A dissent by Justice Prosser (joined by Chief Justice Abrahamson and Justice Bradley) disputes the majority point by point. First, the dissent says, by listing the maximum terms of imprisonment and then immediately stating the felony classifications do not sufficiently indicate the seriousness of the offenses, the prosecutor implied Bokenyi deserved more than the maximum sentences for the counts to which he pled: “[T]he prosecutor indicated … that the [classification] system’s penalty structure was ‘not doing justice to how serious the conduct was in this particular case.’ If the system’s classification structure is not adequate, how can a sentence of confinement of less than a third of the maximum authorized by the system be adequate?” (¶126). Second, the dissent observes the prosecutor did not merely refer to the victim’s statement; he agreed with it. (¶129). “While victims’ rights are unassailably important, they do not eclipse the rights of defendants. The Wisconsin Constitution protects victims’ rights, but it also explicitly states, ‘Nothing in this section, or in any statute enacted pursuant to this section, shall limit any right of the accused which may be provided by law.’ Wis. Const. art. I, § 9m. … Thus, the prosecutor must take care to avoid endorsing a victim’s statement that is inconsistent with a plea agreement.” (¶134). Finally, the dissent notes the discussion of the jail incident came after a description of the crimes charged, of a past incident in which Bokenyi threatened his wife and police with a firearm, and of Bokenyi’s homicidal thoughts and mental issues, all of which created “an unsettling incongruity” between Bokenyi’s conduct and the need to protect the public, on one hand, and the recommendation of only four years of initial confinement, on the other. (¶139). “Thus, the prosecutor’s sentencing recommendation did not come with a bang, with a crescendo; it came with a whimper.” (¶140).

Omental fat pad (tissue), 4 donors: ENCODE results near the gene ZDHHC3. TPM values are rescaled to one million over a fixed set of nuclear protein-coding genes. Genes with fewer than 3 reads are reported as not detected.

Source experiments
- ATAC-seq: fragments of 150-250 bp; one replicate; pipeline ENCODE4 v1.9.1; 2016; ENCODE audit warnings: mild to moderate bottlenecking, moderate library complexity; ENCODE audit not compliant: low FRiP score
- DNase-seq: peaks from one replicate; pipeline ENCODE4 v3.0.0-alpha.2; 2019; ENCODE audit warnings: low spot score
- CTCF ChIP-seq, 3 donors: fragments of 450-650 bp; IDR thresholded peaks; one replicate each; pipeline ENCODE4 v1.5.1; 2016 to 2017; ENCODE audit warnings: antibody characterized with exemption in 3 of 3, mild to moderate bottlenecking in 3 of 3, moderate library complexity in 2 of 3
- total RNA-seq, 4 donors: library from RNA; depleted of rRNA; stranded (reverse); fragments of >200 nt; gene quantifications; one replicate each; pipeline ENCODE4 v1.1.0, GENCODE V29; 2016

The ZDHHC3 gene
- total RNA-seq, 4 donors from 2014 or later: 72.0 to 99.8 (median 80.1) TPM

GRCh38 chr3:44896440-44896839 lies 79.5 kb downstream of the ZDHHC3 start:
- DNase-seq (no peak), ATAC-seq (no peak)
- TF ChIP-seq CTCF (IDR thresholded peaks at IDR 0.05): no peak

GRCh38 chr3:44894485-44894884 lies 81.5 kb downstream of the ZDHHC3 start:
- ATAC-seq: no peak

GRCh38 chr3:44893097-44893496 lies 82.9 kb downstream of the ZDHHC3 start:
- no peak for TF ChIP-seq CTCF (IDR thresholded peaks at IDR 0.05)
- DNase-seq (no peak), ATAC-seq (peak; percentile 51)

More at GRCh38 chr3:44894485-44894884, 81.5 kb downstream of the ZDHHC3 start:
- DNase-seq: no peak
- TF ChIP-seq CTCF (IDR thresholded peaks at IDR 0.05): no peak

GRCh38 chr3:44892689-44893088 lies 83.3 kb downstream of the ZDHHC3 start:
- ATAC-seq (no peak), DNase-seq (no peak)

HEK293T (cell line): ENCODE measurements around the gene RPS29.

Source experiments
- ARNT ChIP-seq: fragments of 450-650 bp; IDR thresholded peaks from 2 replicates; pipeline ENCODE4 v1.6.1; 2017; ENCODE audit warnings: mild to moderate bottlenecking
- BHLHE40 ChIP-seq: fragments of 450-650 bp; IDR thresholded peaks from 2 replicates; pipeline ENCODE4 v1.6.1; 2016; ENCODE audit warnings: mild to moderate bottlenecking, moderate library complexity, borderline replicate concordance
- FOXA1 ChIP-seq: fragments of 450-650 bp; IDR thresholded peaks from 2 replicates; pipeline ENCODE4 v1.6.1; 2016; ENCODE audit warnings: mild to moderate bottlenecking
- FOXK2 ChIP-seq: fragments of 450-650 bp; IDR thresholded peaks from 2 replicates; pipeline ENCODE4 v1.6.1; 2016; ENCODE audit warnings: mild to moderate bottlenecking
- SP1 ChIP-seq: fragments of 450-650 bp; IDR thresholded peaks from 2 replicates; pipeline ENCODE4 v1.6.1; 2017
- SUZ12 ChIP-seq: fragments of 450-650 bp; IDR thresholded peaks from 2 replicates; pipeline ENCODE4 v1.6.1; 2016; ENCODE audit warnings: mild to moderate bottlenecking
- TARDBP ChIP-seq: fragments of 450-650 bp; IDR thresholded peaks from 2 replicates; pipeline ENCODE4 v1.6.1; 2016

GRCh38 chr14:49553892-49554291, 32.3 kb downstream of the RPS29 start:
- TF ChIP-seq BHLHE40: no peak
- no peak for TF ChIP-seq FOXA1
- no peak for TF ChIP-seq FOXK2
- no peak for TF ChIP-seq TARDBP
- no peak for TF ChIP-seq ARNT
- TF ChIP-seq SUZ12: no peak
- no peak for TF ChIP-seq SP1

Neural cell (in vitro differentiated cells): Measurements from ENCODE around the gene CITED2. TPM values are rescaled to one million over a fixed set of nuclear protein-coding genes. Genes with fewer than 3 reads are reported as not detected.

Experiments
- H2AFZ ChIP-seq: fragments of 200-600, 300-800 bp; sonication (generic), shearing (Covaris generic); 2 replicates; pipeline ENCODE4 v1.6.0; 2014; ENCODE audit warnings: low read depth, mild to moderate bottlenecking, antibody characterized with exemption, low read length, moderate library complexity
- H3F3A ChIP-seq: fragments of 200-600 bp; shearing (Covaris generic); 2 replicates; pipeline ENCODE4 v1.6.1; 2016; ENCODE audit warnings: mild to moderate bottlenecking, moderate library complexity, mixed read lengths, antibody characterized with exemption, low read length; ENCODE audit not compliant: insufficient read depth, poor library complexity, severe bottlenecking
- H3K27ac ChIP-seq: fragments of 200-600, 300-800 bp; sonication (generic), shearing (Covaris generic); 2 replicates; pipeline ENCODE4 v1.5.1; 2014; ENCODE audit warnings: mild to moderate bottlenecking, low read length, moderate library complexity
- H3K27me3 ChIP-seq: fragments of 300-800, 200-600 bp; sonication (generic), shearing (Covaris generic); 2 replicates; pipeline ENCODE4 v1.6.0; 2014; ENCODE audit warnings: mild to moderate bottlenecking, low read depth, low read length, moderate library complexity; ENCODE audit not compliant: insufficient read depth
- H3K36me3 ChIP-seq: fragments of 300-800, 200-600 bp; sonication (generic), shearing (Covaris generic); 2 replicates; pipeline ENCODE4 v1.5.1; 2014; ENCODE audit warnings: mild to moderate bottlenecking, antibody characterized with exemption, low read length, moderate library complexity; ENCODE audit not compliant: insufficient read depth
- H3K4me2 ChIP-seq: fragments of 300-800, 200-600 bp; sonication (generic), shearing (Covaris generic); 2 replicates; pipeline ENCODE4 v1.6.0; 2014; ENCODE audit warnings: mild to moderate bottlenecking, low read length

Chief Justice Abrahamson also writes separately to say review should have been dismissed, as it only applies settled law to undisputed facts and doesn’t reach the validity of Sprang, which was the issue that met the criteria for supreme court review. (¶¶80-86). Coincidentally, the majority opinion in Wantland, decided the same day as this case, criticizes the Chief’s dissent in that case as addressing an issue “subject to long settled law” and therefore one that would constitute “mere error correction inappropriate for our review” (2014 WI 58, ¶2 n.3). The majority expresses no concern about the fact it is engaging in “mere error correction” in this case.
If the decision doesn’t change the standards for assessing whether the prosecutor breached a plea agreement, does it blunt those standards and diminish defendants’ ability to get the benefits they bargain for? Justice Prosser expresses that concern at the conclusion of his very effective dismantling of the majority’s superficial analysis (¶150), and the Chief Justice aptly notes the majority opinion emphasizes only the relevance to sentencing of the prosecutor’s remarks, “not the prosecutor’s duty to honor the plea agreement by effectively communicating that the prosecutor believed the plea agreement’s recommended sentence was appropriate.” (¶93). On the other hand, claims like Bokenyi’s are highly fact-dependent, making this just one more in a line of not always consistent decisions instead of the final word on the topic.